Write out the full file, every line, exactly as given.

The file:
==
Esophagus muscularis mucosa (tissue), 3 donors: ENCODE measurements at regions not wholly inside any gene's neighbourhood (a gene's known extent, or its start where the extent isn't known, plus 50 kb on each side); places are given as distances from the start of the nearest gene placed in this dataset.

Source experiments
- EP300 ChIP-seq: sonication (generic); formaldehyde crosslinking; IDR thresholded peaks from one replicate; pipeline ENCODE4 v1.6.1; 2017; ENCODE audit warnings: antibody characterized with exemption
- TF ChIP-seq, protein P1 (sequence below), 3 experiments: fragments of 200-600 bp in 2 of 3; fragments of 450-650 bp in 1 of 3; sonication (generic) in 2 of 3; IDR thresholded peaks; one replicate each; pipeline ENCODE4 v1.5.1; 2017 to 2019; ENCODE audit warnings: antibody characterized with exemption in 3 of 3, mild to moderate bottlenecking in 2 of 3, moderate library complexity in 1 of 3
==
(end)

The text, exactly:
Esophagus muscularis mucosa (tissue), 3 donors: ENCODE measurements at regions not wholly inside any gene's neighbourhood (a gene's known extent, or its start where the extent isn't known, plus 50 kb on each side); places are given as distances from the start of the nearest gene placed in this dataset.

Source experiments
- EP300 ChIP-seq: sonication (generic); formaldehyde crosslinking; IDR thresholded peaks from one replicate; pipeline ENCODE4 v1.6.1; 2017; ENCODE audit warnings: antibody characterized with exemption
- TF ChIP-seq, protein P1 (sequence below), 3 experiments: fragments of 200-600 bp in 2 of 3; fragments of 450-650 bp in 1 of 3; sonication (generic) in 2 of 3; IDR thresholded peaks; one replicate each; pipeline ENCODE4 v1.5.1; 2017 to 2019; ENCODE audit warnings: antibody characterized with exemption in 3 of 3, mild to moderate bottlenecking in 2 of 3, moderate library complexity in 1 of 3